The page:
In our Physio Yoga summer classes this past month we reflected upon our intentions for the new year, checking in on our new years resolutions and ensuring they were in line with our core values. But no matter how knowledgeable we are about healthy living, and how clear we are on what we wish to add in or take out of our day to day lives this year, there is still a big step to actually changing our behaviour – our willpower.
On my bedside table this month is a book called “The Willpower Instinct”, from Stanford health psychologist and yogi Dr Kelly McGonigal. Drawing from neuroscience and psychology research, she outlines the top evidence-based strategies for boosting our willpower to help us stick to our intentions and create meaningful and lasting changes in our lives.
1. Support your willpower physiology
Just like helping our ‘willpower engine’ run better, we can do things that maximise our ability to engage the prefrontal brain regions that are involved in reasoning and decision making, and quelling our cravings and impulses.
Getting quality sleep, meditating, exercising and eating a low GI diet to smooth out spikes in blood sugar are the top four behaviours to consider adopting. Could you pick one or two? If it sounds like it might take a lot of willpower to do them… don’t worry. They will pay you back with more willpower than you spend on making them happen!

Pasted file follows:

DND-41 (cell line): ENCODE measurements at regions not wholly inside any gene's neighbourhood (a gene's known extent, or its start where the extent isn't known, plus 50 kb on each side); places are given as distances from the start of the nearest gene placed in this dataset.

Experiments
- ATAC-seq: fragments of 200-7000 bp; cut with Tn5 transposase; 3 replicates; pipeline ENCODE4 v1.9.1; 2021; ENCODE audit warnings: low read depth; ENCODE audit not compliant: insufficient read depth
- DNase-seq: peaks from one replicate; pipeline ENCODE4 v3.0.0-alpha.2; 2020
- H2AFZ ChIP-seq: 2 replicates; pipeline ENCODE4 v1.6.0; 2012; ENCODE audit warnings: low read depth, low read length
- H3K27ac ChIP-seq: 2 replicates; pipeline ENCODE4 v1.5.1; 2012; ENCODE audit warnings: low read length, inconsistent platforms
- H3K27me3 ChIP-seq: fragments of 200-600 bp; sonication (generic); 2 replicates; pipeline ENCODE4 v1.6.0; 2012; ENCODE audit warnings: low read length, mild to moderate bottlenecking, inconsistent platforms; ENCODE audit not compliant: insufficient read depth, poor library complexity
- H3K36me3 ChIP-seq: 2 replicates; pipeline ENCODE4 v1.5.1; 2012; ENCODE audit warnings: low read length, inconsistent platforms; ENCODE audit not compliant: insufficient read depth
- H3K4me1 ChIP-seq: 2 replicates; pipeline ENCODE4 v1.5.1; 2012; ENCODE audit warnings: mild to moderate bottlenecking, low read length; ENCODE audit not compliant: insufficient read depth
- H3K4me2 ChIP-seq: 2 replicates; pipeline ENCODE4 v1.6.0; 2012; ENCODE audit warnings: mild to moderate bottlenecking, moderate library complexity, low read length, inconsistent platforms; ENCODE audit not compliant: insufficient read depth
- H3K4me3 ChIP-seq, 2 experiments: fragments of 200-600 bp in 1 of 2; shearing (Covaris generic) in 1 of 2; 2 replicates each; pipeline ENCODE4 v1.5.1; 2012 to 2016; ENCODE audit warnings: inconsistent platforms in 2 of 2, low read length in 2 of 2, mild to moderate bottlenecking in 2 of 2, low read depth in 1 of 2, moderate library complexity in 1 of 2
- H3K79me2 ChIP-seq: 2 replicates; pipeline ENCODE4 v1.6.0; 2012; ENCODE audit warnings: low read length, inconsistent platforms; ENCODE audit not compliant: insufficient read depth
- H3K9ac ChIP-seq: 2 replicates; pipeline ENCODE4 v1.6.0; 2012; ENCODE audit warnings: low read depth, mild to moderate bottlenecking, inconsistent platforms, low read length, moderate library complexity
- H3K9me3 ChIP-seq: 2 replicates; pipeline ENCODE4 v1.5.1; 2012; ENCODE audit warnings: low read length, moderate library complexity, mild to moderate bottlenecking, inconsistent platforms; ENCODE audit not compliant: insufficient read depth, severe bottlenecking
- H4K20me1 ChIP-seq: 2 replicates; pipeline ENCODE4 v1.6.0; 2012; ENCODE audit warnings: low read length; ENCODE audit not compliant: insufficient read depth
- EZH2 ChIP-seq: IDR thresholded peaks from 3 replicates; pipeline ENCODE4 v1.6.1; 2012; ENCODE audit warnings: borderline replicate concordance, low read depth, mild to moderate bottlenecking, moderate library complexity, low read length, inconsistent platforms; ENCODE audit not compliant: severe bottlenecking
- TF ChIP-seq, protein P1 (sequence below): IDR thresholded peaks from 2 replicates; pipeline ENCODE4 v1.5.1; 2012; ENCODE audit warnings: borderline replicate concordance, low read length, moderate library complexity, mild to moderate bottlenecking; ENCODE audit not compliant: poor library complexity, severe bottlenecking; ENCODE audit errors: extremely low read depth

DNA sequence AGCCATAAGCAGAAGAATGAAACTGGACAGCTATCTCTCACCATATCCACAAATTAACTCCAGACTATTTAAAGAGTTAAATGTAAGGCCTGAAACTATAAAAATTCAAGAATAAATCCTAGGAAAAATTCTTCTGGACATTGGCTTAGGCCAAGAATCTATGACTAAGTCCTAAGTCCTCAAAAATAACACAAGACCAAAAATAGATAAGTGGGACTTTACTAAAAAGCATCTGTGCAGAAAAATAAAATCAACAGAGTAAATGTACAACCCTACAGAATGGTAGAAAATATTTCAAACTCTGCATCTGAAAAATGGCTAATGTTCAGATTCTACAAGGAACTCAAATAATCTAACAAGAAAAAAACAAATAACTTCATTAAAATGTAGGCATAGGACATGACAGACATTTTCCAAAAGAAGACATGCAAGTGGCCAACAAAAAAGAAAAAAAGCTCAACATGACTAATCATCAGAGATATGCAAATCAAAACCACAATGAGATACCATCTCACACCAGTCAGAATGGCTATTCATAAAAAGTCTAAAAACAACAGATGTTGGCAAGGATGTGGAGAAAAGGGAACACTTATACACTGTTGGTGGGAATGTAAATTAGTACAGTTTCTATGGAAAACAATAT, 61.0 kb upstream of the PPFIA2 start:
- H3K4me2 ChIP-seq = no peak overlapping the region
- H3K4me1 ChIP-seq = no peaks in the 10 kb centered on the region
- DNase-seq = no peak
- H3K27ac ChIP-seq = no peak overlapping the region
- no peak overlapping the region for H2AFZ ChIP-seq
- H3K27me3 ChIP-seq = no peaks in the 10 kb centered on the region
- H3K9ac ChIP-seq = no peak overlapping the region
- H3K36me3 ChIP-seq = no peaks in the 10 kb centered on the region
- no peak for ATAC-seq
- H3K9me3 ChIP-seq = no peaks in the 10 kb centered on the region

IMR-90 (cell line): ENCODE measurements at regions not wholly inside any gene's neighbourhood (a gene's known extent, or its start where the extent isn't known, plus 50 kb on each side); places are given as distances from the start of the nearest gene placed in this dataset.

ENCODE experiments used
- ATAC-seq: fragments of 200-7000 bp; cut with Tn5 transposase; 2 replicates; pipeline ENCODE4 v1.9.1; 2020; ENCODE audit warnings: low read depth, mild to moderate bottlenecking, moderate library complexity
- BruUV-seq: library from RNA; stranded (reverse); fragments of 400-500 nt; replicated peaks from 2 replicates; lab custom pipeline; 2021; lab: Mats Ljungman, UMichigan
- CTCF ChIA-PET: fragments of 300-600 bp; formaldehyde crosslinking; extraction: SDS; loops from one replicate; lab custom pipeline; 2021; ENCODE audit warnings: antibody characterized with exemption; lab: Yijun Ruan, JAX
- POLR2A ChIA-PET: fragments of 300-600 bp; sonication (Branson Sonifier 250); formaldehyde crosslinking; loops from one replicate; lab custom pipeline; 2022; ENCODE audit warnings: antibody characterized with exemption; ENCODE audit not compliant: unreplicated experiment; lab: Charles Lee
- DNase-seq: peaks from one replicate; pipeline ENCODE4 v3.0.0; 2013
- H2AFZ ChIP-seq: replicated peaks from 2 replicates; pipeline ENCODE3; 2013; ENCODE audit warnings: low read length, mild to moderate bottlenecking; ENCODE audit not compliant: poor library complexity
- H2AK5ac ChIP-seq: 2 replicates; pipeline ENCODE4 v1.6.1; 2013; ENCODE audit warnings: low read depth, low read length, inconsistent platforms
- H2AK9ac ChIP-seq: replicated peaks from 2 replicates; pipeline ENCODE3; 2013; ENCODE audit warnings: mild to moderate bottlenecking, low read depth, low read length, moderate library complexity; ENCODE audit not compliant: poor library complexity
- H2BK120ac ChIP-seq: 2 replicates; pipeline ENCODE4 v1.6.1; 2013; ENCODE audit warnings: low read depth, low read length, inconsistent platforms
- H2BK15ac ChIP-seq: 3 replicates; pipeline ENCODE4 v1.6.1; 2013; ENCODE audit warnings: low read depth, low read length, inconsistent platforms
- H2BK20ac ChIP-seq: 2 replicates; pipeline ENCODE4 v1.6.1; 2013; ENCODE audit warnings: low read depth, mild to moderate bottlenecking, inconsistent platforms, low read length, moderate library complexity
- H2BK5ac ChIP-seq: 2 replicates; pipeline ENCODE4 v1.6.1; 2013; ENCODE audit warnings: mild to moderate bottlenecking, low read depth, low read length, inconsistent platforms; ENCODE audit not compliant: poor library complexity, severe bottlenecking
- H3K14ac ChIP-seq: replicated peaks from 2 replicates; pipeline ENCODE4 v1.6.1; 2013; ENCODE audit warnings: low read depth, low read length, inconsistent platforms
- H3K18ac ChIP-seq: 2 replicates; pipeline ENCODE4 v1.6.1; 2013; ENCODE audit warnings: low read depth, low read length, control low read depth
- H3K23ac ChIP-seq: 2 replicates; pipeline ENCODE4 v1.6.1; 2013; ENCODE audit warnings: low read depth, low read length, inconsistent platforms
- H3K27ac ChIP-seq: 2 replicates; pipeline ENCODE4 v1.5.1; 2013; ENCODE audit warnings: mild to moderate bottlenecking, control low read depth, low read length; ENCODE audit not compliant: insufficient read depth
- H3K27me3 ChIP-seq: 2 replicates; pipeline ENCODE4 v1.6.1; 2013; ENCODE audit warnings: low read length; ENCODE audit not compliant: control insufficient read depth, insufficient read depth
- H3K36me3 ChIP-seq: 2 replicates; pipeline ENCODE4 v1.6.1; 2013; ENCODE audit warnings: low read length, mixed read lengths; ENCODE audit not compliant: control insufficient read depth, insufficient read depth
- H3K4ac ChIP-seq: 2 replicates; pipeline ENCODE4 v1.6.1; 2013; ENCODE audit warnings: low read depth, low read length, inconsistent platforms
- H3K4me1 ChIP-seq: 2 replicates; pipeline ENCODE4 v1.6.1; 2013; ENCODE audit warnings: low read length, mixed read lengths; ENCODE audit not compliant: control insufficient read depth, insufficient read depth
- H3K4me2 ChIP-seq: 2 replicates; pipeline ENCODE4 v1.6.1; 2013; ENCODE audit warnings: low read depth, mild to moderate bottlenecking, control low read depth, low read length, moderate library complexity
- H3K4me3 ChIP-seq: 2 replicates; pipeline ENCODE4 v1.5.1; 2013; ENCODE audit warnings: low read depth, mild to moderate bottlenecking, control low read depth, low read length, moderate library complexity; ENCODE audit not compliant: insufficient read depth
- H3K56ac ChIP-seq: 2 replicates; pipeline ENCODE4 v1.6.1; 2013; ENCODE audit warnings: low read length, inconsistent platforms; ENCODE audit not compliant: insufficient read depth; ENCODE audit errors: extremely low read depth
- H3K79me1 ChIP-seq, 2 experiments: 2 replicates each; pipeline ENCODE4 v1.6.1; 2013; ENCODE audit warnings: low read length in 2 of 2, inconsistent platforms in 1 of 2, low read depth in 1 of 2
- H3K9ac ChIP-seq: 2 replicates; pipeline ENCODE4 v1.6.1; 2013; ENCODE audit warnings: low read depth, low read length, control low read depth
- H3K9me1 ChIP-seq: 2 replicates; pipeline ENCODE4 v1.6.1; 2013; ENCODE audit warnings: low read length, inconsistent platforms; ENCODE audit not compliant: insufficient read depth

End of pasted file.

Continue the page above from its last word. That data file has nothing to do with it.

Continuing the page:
2. Forgive yourself for set backs
Harbouring shame, guilt or self-criticism for not following through with your intention might feel like the slap on the wrist you need to get you motivated, but it has been proven to have the opposite effect. Guilt undermines future self control, yet self-compassion and forgiveness promote willpower. So if you didn’t manage to go for that walk today, acknowledge it, let it go, reconnect with your intention, and start tomorrow fresh.
3. Predict failure
Sounds a bit harsh? Getting familiar with how and why you might fail to achieve your goal will support you in successfully navigating life to achieve them. If I am very aware that going to bed after 10pm and not packing my work bag the night before makes it unlikely that I will meet my goal of walking to work, I can consciously plan to optimise my chances of succeeding.
4. Make friends with your future self
It’s easy to disregard healthy behaviours today when we feel disconnected from the long-term consequences of choices. Try imagining yourself 10 or 20 years down the track, and picture how your current healthy choices are paying off. Really connect with a sense of caring about and wanting the best for your future self. You just might find you can meet your goals with greater ease.
So whether it’s to go for that run or meditate 10 minutes a day, or pass on that second glass of wine or sweet treat, we wish you every success in following through on your healthy intentions, and hope these tips can strengthen your ‘willpower muscle’ to make it happen.